Meet the victor of $533 million Mega Millions jackpot in New Jersey

Meet the victor of $533 million Mega Millions jackpot in New Jersey

Meet the victor of $533 million Mega Millions jackpot in New Jersey

He said he first misread his chosen numbers on the lottery ticket, and only realized he won after looking at the numbers a second time. It's not only life changing money for me but it's life changing for others. "We're going to try to do some good things with that".

Wahl, a production manager at a food-service company who only moved in July to New Jersey from MI with his family, said he would use a financial team to help decide how to dole the money out between his family, friends and others.

"For us, we believe God has a plan", Walh said. "And I wasn't ready to share with her yet, so I told her, 'Absolutely not, mother'". If he could have stayed private, he would have, Wahl said, but New Jersey doesn't allow that.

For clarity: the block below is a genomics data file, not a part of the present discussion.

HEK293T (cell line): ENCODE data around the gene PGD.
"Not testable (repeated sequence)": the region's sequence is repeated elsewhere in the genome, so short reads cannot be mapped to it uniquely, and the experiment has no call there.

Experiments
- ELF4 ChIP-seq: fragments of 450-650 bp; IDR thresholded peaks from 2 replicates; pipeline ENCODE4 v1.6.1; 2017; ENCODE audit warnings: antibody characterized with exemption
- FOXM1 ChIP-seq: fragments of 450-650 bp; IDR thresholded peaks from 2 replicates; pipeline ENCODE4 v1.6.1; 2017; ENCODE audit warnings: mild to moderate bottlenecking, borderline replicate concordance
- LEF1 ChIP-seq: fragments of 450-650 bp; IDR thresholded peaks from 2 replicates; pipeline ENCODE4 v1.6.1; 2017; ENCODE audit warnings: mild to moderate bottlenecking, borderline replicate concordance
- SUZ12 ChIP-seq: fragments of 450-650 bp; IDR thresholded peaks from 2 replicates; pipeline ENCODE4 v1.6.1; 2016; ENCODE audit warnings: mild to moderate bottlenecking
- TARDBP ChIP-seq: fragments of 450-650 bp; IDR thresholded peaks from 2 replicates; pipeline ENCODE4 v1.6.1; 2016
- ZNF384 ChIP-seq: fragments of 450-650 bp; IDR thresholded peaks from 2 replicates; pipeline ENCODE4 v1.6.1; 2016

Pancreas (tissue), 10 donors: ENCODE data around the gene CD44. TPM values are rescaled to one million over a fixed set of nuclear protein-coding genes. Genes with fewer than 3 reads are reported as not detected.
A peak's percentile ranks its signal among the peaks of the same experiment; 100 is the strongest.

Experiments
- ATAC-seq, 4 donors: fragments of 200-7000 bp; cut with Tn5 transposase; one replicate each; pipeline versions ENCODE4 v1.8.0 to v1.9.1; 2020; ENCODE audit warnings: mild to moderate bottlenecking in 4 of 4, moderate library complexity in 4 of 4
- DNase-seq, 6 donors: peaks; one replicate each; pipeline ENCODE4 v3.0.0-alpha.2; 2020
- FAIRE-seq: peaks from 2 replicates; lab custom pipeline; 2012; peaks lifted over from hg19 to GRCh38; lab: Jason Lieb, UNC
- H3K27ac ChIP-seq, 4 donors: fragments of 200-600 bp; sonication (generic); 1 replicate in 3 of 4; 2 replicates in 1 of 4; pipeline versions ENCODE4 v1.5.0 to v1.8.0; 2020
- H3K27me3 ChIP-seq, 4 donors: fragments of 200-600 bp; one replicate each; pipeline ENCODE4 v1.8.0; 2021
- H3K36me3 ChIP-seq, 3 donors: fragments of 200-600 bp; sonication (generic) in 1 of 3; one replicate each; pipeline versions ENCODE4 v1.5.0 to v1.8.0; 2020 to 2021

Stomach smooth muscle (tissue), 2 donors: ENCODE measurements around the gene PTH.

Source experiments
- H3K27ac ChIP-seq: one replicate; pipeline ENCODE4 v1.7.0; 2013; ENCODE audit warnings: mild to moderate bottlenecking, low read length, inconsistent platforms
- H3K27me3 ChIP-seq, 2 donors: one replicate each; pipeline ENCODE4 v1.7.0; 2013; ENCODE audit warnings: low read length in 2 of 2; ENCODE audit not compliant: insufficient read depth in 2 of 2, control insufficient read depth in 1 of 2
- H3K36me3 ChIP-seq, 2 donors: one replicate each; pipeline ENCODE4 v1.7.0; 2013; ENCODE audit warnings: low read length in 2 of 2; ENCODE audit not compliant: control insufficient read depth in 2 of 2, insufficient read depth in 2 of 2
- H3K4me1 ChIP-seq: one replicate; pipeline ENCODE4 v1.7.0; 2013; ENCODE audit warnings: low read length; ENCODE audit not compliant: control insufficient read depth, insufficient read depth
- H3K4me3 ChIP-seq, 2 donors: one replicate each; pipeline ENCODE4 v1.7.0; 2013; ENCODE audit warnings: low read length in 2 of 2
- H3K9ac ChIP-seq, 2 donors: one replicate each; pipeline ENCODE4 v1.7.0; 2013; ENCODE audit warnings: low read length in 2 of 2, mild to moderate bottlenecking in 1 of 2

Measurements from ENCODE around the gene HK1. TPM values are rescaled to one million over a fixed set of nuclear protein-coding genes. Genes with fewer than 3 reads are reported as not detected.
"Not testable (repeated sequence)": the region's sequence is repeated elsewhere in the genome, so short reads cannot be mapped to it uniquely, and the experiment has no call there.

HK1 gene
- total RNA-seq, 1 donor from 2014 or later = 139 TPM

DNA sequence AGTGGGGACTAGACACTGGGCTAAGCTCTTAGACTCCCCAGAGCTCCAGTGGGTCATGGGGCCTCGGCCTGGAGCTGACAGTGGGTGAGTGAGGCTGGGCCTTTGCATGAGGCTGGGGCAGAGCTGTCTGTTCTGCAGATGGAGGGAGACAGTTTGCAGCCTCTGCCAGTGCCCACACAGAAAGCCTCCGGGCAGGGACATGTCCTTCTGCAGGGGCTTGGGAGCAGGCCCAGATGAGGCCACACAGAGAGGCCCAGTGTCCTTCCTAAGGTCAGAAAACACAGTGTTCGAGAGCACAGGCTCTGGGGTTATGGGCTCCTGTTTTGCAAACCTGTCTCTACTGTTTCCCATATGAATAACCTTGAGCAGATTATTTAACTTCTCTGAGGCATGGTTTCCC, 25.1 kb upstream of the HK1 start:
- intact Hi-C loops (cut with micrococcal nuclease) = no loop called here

But he's also got some ideas for himself, like a vacation, rebuilding a 1960s Corvette and, hopefully retiring from his job.

He said he's not regular lottery player, but chose to play after talking to a coworker about how they'd retire if they won. The odds of winning a Mega Millions jackpot is 1 in 303 million.

Mega Millions Jackpot winner announced
Mega Millions winner announced at news conference

It sold at a Lukoil Gas Station mini-mart in the city of Riverdale.

He said he went back to the Lukoil to fuel up after he won but before he came forward.

He declined to talk about his family or go into details about where they might go or if they'd move. He said he was getting on a flight Friday night, but wouldn't say where he was going.

So how does Wahl plan to spend the multi-million dollar prize? He said his wife was from Mexico.

Wahl said he chose to take the cash option rather than yearly annuity payments and will end up with about $175 million after taxes, reported. Wahl's win was the fourth-biggest in the game's history.

National Enquirer Parent Company Paid $30K for Trump Rumor, Withheld Story
Ronan Farrow , who reported the story for the New Yorker , told CNN Thursday, "We didn't uncover any evidence that this was real". After a promise of $500, Sajudin took the polygraph test, and the administrator revealed that all his responses were truthful.

Related news